Before I begin my review of “Divergent”, I must first confess that I did not read the book. My 14-year-old daughter and her band of friends that think that this is going to be the next “Hunger Games” have told me great things about the book. To be honest, I have zero desire to read this series of books.
With that said, this movie is based on the book “Divergent” by up-and-coming young author Veronica Roth. The movie is set in a future Chicago, and the viewer is led to believe that some sort of massive war has left the world in ruins, but Chicago has figured it out. They have five factions of society: Abnegation, who are selfless, Amity, who are peaceful, Candor, the truthful people, Erudite, the smart and/or intelligent people, and Dauntless, the brave protectors of the city. When the citizens of the city reach 16 years of age, they are given a test to determine which faction they are best suited for. The test, however, is only to help them decide, as they are allowed to make the final decision on their own. Should they not fit in and leave their chosen faction, they are then left “faction-less” and are essentially homeless.
The film revolves around Beatrice Prior (Shailene Woodley), who was raised in the Abnegation faction. When tested, she doesn’t fit in with any faction and is deemed divergent by her tester Tori (Maggie Q), who tells Beatrice that she should remain with her current faction and never to tell anyone about her test results. Beatrice goes against Tori’s advice and joins Dauntless. Once in Dauntless, Beatrice assumes the name Tris as her Dauntless name and begins training under Four (yes, that’s his name.... played by Theo James) and Eric (Jai Courtney).
The newly minted Dauntless Tris struggles in her training, but works extremely hard to earn the respect of her fellow trainees and trainers. Four works with her to improve her abilities, but also notices that what she lacks in physical abilities, she more than makes up for in her logic and work ethic. In one of her trials, Four realizes that she is divergent... like him. Together, they learn that Jeanine (Kate Winslet), the leader of the Erudites, is attempting to overthrow the leader of the government, which is currently held by Tris’ father, Andrew (Tony Goldwyn).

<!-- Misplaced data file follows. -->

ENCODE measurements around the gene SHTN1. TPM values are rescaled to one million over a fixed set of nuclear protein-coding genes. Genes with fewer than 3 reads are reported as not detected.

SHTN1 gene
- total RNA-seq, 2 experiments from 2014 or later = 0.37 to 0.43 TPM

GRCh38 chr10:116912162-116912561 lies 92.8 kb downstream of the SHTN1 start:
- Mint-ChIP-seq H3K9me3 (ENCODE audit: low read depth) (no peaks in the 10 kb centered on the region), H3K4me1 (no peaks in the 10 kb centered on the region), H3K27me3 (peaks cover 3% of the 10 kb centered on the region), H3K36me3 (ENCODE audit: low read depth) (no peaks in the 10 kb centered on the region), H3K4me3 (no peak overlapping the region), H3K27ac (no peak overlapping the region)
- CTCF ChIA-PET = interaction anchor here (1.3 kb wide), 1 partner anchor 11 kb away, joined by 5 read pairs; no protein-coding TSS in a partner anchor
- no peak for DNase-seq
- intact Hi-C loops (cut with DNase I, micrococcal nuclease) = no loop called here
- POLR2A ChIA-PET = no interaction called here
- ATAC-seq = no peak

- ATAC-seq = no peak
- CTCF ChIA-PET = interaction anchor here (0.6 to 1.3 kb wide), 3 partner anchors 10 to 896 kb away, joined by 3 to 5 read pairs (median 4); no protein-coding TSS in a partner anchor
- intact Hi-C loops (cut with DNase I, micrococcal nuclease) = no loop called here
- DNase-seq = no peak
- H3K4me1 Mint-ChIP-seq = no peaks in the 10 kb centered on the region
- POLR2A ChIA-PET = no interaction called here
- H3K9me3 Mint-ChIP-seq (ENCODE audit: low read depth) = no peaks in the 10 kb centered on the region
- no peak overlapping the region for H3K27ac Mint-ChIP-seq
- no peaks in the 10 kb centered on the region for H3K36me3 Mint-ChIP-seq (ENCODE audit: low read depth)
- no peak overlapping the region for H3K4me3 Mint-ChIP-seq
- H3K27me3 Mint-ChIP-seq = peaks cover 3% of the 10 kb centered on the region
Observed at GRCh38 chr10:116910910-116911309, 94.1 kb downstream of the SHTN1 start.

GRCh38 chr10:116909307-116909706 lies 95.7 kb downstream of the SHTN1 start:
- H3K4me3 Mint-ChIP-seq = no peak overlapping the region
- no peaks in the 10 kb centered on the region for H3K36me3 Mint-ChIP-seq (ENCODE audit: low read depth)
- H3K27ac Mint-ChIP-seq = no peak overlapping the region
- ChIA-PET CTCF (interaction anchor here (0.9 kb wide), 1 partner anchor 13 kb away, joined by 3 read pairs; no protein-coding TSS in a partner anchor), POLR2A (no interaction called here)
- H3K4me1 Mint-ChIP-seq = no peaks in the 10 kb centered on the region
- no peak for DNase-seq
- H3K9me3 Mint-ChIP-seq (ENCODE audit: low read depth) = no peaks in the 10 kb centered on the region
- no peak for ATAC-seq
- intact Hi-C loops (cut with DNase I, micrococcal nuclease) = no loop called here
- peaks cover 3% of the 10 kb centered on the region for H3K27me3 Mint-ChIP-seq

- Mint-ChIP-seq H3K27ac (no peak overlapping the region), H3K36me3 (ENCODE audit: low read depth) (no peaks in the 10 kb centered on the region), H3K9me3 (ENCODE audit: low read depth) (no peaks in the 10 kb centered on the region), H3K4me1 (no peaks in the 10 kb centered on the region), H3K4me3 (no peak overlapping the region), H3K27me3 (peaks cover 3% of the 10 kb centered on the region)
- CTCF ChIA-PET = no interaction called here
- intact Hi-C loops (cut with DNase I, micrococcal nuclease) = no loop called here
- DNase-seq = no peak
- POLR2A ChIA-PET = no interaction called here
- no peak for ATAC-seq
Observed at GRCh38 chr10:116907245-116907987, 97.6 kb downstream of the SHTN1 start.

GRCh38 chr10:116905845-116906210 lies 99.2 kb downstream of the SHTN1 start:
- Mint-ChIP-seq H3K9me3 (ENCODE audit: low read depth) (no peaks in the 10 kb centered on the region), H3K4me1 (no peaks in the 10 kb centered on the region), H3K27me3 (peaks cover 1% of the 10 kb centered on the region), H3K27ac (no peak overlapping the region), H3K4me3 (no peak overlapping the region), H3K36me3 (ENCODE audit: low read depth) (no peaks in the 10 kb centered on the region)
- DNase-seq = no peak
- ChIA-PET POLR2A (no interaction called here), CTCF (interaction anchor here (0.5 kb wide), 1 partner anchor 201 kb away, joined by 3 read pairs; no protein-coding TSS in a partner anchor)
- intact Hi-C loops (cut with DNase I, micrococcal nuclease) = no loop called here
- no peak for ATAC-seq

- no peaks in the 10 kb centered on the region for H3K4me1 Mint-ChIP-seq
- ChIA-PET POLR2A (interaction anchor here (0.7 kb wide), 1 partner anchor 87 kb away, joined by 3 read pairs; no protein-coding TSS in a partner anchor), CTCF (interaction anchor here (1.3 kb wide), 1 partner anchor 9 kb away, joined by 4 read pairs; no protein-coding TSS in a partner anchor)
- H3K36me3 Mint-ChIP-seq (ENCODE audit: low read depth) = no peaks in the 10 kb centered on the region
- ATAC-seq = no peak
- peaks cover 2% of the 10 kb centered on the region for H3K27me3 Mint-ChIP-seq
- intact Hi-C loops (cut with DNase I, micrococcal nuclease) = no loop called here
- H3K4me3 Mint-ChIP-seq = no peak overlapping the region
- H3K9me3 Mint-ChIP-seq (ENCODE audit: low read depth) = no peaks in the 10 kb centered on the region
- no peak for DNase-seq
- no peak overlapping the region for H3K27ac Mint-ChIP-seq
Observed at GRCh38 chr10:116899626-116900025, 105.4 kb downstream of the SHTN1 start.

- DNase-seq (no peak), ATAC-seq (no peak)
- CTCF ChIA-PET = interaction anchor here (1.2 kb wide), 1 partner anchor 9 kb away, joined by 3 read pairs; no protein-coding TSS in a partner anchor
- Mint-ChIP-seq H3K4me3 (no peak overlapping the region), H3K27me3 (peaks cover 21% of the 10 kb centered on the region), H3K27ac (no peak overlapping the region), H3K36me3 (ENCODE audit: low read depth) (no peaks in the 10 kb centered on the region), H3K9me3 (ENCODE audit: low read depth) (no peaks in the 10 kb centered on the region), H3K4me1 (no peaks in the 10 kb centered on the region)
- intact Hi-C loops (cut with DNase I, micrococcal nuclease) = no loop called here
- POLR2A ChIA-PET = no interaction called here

The movie was worth watching. I’ll probably even watch it a second time when it is released on DVD. Was it “The Hunger Games”? Nope. Not even close. I had no desire to see “The Hunger Games” when it was first released. I hadn’t read the book and thought it would be dumb. When my wife and kid eventually dragged me into the theater, I was so pleasantly surprised that I looked forward to the next installment. I had high hopes for “Divergent” based on the comparison between to “The Hunger Games”, and sadly, I don’t think the movie lived up to the hype.
“Divergent” was rated PG-13 for language and violence. I think that this was an appropriate rating, but I also can’t see a reason why I wouldn’t let a 10-year-old watch it. We brought along our 11-year-old friend to Smitty’s Cinema to enjoy this film with us and she was not traumatized by the movie.